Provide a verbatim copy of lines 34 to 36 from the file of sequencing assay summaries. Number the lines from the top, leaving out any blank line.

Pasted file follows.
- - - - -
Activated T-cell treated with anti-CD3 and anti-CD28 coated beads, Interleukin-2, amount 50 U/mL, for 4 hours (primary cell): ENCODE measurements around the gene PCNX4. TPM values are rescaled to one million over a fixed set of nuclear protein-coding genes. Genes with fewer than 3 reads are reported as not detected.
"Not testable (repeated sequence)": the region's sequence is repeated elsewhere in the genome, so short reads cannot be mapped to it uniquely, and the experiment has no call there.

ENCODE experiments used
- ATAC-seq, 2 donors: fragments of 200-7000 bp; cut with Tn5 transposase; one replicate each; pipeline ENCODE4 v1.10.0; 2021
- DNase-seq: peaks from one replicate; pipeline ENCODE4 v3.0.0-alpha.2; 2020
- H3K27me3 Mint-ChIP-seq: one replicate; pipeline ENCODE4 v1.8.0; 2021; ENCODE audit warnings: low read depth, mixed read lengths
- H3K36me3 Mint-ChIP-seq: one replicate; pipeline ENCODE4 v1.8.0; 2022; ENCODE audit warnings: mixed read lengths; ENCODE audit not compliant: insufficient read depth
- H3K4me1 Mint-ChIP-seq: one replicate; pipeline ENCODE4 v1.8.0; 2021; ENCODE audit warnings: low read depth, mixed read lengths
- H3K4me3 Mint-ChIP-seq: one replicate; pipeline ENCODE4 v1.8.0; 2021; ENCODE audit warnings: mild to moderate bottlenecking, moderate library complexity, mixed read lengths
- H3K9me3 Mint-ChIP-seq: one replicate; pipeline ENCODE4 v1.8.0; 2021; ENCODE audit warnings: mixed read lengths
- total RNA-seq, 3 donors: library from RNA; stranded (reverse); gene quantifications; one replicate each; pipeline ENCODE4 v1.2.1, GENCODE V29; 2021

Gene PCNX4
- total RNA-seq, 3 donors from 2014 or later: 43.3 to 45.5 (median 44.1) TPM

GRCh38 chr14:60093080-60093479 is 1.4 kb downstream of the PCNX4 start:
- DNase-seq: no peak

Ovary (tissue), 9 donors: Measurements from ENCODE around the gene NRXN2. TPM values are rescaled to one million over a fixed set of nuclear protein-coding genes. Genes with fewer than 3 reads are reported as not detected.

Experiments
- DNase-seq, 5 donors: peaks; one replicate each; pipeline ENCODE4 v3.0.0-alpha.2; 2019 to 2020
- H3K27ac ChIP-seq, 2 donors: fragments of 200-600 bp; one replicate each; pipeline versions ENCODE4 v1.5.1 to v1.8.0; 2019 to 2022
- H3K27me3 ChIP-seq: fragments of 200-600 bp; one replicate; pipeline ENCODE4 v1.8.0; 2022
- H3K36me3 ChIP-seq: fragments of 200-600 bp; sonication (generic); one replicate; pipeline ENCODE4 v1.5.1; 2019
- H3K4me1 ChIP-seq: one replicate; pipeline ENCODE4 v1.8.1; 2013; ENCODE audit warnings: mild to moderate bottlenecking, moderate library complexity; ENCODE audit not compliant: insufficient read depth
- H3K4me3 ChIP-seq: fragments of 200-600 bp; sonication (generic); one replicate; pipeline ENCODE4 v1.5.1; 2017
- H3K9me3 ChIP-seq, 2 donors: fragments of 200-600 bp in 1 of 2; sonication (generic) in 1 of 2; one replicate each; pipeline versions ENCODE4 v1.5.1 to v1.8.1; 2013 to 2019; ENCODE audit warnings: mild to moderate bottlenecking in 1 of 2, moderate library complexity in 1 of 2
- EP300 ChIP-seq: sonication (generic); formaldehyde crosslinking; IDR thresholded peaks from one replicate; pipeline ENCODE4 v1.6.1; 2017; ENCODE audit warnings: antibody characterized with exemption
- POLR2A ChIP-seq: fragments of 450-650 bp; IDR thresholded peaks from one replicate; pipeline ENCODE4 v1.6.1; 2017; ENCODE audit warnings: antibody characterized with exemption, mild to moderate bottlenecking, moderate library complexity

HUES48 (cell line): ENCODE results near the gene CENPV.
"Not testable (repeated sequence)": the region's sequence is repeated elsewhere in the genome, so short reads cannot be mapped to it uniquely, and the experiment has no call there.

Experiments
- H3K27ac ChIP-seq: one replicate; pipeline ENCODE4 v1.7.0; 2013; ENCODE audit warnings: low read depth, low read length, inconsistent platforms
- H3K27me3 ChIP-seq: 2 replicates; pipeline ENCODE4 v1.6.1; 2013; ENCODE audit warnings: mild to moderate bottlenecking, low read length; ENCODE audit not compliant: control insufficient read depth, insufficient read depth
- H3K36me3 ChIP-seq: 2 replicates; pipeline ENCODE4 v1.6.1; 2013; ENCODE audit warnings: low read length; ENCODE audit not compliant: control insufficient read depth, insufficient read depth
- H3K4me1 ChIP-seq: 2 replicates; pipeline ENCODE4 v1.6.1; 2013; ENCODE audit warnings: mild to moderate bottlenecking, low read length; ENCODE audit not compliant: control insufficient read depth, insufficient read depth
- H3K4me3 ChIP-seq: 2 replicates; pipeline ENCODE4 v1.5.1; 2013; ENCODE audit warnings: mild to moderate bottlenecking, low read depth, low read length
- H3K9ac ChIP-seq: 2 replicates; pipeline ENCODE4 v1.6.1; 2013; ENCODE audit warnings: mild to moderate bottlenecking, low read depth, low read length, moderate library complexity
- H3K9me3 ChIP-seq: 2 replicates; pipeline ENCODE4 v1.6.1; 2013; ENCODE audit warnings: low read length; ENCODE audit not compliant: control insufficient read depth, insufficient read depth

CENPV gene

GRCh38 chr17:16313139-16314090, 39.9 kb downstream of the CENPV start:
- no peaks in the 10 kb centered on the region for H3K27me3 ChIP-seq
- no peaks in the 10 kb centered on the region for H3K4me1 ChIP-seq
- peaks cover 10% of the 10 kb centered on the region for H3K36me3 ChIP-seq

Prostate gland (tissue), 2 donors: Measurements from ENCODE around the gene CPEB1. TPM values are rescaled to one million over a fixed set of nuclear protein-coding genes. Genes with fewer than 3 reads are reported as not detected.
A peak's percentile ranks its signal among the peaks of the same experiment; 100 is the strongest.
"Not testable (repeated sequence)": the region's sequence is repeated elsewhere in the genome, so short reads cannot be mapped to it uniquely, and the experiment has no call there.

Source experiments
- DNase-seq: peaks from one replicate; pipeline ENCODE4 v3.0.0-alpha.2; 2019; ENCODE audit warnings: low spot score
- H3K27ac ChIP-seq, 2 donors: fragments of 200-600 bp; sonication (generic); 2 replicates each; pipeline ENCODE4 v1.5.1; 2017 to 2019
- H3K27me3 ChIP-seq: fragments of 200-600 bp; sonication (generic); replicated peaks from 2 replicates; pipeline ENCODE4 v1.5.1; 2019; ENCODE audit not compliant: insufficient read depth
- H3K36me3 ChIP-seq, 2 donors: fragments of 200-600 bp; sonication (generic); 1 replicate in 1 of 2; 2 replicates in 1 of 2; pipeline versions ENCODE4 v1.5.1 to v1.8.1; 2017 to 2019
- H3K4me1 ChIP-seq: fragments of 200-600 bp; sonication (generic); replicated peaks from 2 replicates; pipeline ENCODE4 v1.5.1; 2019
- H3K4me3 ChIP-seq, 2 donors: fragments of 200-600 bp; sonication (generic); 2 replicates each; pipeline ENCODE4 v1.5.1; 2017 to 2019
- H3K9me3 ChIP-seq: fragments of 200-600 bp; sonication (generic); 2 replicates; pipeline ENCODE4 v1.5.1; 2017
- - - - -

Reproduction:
- H3K4me3 ChIP-seq: 2 replicates; pipeline ENCODE4 v1.5.1; 2013; ENCODE audit warnings: mild to moderate bottlenecking, low read depth, low read length
- H3K9ac ChIP-seq: 2 replicates; pipeline ENCODE4 v1.6.1; 2013; ENCODE audit warnings: mild to moderate bottlenecking, low read depth, low read length, moderate library complexity
- H3K9me3 ChIP-seq: 2 replicates; pipeline ENCODE4 v1.6.1; 2013; ENCODE audit warnings: low read length; ENCODE audit not compliant: control insufficient read depth, insufficient read depth